The global credit crunch and debt crisis have shattered previous notions of what is and is not considered a safe haven — and sterling is one of the biggest beneficiaries of this revolution.

In some ways it seems an unlikely candidate for safe-haven status.

Last week the U.K. officially entered a double-dip recession — where output starts to fall again before it has recovered from the last downturn.

Moreover, the government is running a deficit, which is even higher than the worryingly elevated advanced-country average — it was equal to 8.7 percent of gross domestic product last year.

Nevertheless, the pound has risen by about 7 percent on a trade-weighted basis since last July. At $1.62 against the greenback on Tuesday, it was up 10 cents, or 7 percent, from a mid-January low. It barely paused for breath on news of the recession — resuming its ascent within hours.

What accounts for sterling’s as yet unstoppable progress?

It is fair to say that the paltry growth of the U.K. economy over the past year — which may have fizzled out altogether — has disappointed many economists. However, the euro zone’s performance has been equally dismal, with most analysts expecting official figures to show the currency union has entered recession in lockstep with the U.K.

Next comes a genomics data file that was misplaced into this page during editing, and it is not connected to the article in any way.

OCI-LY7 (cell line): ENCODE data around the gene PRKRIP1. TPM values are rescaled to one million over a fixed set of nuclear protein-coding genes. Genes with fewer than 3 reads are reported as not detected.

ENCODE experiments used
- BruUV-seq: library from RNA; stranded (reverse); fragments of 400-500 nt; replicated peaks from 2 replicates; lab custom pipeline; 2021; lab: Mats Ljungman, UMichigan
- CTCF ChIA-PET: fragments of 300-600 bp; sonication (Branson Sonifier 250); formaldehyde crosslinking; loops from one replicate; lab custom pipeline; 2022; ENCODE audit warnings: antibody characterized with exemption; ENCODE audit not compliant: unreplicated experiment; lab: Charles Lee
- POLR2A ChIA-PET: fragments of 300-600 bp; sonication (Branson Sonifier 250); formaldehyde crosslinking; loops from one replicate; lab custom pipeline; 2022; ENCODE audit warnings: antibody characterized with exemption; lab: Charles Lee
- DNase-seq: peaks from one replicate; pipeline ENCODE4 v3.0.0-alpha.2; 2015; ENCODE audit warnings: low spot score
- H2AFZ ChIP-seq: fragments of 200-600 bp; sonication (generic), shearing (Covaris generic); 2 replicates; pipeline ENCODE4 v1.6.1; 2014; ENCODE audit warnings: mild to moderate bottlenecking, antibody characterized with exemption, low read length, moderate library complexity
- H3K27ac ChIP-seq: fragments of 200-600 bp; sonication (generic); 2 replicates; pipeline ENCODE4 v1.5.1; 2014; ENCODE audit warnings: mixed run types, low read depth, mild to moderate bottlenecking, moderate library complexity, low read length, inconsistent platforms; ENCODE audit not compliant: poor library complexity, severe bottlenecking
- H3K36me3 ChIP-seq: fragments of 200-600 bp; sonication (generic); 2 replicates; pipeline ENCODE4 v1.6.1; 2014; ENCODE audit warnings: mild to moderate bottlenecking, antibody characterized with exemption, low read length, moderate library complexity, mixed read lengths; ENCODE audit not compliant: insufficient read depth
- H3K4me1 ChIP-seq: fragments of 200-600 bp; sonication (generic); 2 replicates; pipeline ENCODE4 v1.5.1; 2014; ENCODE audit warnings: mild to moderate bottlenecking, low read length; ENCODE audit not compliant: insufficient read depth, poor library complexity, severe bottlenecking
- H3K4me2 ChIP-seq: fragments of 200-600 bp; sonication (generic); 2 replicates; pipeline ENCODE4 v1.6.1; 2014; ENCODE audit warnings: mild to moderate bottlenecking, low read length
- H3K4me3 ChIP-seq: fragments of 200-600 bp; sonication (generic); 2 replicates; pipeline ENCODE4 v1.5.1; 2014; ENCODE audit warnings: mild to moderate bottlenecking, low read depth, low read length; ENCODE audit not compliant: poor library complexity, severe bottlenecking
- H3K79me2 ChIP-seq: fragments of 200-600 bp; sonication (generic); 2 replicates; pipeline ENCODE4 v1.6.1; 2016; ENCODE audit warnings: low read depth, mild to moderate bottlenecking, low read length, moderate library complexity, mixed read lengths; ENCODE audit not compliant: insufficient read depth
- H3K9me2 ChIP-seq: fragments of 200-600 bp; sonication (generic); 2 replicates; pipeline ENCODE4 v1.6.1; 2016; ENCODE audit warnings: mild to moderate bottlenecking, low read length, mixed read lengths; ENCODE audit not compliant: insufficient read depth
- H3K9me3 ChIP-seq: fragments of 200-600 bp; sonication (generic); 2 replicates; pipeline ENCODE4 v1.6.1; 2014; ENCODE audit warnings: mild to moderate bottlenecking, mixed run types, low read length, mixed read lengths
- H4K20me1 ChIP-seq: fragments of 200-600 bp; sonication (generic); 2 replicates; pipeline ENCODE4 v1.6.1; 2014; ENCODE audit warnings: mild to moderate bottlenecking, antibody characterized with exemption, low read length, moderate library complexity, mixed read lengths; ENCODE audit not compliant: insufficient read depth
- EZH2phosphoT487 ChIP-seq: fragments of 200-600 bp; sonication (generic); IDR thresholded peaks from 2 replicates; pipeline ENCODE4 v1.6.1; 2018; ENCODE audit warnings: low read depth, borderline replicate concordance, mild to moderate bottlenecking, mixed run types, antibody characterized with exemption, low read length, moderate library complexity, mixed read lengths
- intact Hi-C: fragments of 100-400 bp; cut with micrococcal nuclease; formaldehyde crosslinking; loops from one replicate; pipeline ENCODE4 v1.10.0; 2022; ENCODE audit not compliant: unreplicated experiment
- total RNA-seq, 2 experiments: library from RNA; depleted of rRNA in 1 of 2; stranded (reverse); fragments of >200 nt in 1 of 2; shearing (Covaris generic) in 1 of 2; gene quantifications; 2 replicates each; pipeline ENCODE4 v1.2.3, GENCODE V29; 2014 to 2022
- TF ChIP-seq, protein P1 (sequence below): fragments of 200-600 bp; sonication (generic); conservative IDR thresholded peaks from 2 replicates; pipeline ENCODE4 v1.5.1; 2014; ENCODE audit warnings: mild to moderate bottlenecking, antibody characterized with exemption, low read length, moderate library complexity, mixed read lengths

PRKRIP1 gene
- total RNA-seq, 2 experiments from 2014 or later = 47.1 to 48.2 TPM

Moreover, investors are concerned less by the size of fiscal deficits — which can, if they persist, provoke currency crises — than by whether they are going up or down. The U.K.’s is gradually falling, and has even met the target for the 2011-'12 financial year set out by Chancellor George Osborne. The Conservative-Liberal Democrat coalition government to which Osborne belongs has no opportunity for back-sliding, having set out unwavering austerity as its overriding central policy and berated the Labour opposition for not being sufficiently parsimonious when in power. The credibility of the U.K. government’s austerity program contrasts with the lack of trust in euro zone governments such as Spain’s to press ahead with cuts sufficiently severe to close the fiscal gap.

Moreover, sterling enjoys one clear advantage over the euro — no one doubts that it will exist in five years’ time. This has helped push the pound 13 cents higher against the euro since July, to €1.23 — a key driver of sterling’s trade-weighted rise, since the euro zone accounts for half of the U.K.’s overseas commerce. Investors seeking currency safety in Europe outside the euro zone have flocked to the pound partly because of the lack of other options. Intervention by the national central bank sent the Swiss franc plummeting last year. The Norwegian crown is strong, but not sufficiently liquid for most institutional investors.